I still remember the exact moment I fell in love. I recall the way the lights went dim in the arena, how the crowd hushed for a fraction of a second before roaring back in, a wild explosion of sound as flames shot from pyrotechnic machines. When the night’s first opponent walked down the long ramp to the wrestling ring, I trembled from my seat in the audience, my knuckles white and sweaty. The butterflies in my stomach grew larger and didn’t stop fluttering for the rest of the night, and that’s how I knew: This was love.
I had gone to the TD Garden that night, 5 years ago, for a World Wrestling Entertainment (WWE) event that I was reporting on for a small local newspaper. The WWE announced a fundraiser for the Susan G. Komen Foundation, and would donate $1 million to breast cancer research that very night. I used to think wrestling was fake, a joke, something not to be taken seriously. But what I saw that night, from the organization's philanthropy to the energy of the sport itself, made me want in.
I started training to become an independent professional wrestler, enrolling at a small school just outside of Boston, Massachusetts, where I was one of the only women. The guys there were told not to treat me any differently. Over the next few months, I got my ass kicked twice a week, leaving practice with bruises, bloody noses, shattered knuckles, sprained ankles—and I kept showing up to do it all again. Those guys became my family. That garage became my home.
While I got to debunk the myths of wrestling firsthand, the rest of the world is now glimpsing how much there is to love about women’s wrestling thanks to the Netflix series, GLOW. Though the scripted show premiered in 2017, there was once a real show called the The Gorgeous Ladies of Wrestling—and it was something else.[image id='35696995-ef76-49a4-ad98-752ef0f531c3' mediaId='3b41a88d-8a6a-419e-b021-b4a5f851ecb3' align='center' size='medium' share='true' caption='Hollywood (right) in the ring during an original ’G.L.O.W.’ match. ' expand='' crop='original'][/image]
The original G.L.O.W. first aired in 1986, showing female wrestlers with wild, over-the-top personas and intense rivalries. We saw characters like Hollywood, a glam rocker chick with had crimped blonde hair and a pink streak down the middle, and “Matilda the Hun,” a heel (that’s wrestling speak for “bad guy”) who was known to actually eat raw meat in the ring.
The show premiered at a time when women’s matches still got low billing, typically sandwiched between men’s matches and mostly seen as an excuse to get more popcorn or use the restroom. Women's wrestling was considered boring, its participants seen as less skilled and entertaining. And while the original G.L.O.W. didn’t fully uproot the idea that women’s wrestling was a novelty, it gave its wrestlers some much-needed nuance, showing the realities of the sport in a way that not even major promoters like the World Wrestling Federation (WWF) could do justice.[youtube align='center' autoplay='0']https://www.youtube.com/watch?v=qiXafKF9XCU[/youtube]
The revamped GLOW on Netflix does the similar work of introducing women’s wrestling to an audience that would never otherwise turn on Monday Night Raw, while also being inspiring and humanizing.[pullquote align='center']Women wrestlers always had to fight a little bit harder than men.[/pullquote]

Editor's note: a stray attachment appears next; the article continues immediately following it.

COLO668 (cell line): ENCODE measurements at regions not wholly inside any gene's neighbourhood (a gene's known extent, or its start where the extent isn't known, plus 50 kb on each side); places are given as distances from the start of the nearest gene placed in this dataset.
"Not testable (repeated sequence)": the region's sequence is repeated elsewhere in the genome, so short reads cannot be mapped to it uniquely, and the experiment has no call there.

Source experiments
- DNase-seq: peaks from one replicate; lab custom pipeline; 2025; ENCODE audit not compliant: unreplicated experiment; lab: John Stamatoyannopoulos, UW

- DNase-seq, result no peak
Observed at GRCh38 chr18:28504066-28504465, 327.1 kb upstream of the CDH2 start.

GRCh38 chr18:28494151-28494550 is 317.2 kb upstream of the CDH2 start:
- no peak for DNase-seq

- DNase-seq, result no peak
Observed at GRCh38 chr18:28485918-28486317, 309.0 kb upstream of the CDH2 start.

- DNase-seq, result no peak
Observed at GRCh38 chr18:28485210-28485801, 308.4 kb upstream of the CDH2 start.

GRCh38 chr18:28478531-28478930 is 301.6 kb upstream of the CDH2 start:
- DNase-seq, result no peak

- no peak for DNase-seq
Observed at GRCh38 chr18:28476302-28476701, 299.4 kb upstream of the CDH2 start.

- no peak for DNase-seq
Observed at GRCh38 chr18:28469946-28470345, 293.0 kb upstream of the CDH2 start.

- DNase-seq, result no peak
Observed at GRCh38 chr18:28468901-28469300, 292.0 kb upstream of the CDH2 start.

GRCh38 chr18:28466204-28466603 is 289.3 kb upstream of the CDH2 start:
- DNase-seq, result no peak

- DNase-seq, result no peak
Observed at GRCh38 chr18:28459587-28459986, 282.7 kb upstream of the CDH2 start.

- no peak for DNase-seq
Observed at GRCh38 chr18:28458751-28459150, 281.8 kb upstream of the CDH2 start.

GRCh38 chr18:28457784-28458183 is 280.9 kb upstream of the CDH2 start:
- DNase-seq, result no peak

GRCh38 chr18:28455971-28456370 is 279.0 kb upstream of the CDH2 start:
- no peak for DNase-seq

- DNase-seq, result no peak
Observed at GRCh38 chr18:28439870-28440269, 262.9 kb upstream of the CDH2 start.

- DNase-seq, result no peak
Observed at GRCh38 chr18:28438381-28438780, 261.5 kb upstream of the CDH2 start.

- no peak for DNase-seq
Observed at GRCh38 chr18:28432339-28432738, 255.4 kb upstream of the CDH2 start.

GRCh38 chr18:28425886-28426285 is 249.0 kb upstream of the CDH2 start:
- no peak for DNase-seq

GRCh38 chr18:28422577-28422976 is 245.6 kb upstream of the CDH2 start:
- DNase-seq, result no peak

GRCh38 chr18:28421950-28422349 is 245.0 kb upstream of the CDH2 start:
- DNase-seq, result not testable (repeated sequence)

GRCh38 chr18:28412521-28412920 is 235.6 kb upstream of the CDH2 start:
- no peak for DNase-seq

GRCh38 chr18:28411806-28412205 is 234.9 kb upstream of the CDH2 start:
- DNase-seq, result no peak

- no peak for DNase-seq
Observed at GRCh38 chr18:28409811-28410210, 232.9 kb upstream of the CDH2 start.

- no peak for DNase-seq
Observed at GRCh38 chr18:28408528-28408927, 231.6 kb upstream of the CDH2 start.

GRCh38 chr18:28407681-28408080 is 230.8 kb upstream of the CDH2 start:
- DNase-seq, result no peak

“What really struck me was the bonding between all the women on the show,” says Christina Sartori, a 10-year veteran of the Boston League of Wicked Wrestlers (BLOWW). “Being on stage was one of the greatest thrills of my life, but the friendships I’ve made are worth so much more. Being able to beat the snot out of each other, then be able to have a drink afterwards was so rewarding.” (BLOWW proudly states that its members “love to kick each other’s asses as much as they love keeping each other lifted up and supported.”)[youtube align='center' autoplay='0']https://www.youtube.com/watch?v=9iM7W1Dvl6Q[/youtube]
“As a lifelong wrestling fan, the kid in me is amazed, relieved, excited, and damn proud that there’s a show that brings attention to female wrestlers,” says Stabatha La Kills, another former BLOWW wrestler. “Women wrestlers always had to fight a little bit harder than men, and this show sheds light on the struggle, the hard work, and dedication that [goes into] wrestling.”
The show is just the latest and most mainstream way women’s wrestling is finally getting the credit it deserves. In 2015, World Wrestling Entertainment (WWE) introduced what’s come to be known as the Diva’s Revolution—a new age of women who were just as good as the men, who worked just as hard, and who weren’t going to be kept back in a sport that’s always been male-dominated. The name “Diva” to describe female wrestlers started back in 1990, but now those women were given adequate billing and air-time. They commanded and received respect—and they got it in 2016, when the Diva label was scrapped in favor of “Superstar,” the same moniker used to describe the male roster. Wrestling fans are seeing how hard these women work—how much literal blood, sweat, and tears go into becoming the people who step into that ring.
[image id='5b09d02a-da6f-4503-84ea-f2eaf75236b0' mediaId='1fcc94f0-c589-48e9-a94b-342a54eeba46' align='left' size='medium' share='true' caption='' expand='' crop='original'][/image]
Though professional wrestling is now a thing of the past for me, every single wrestling show I watch continues to feel like magic. I’ve never once forgotten the feeling of that very first show in 2012, the feeling that I had just quietly witnessed something amazing, surrounded by strangers with whom I shared this secret that the rest of the world wouldn’t understand. And now, GLOW is showing even more people how strong, powerful, and damn entertaining women’s wrestling can be, one fabulous chokeslam at a time.
The second season of GLOW premieres on Netflix on June 29.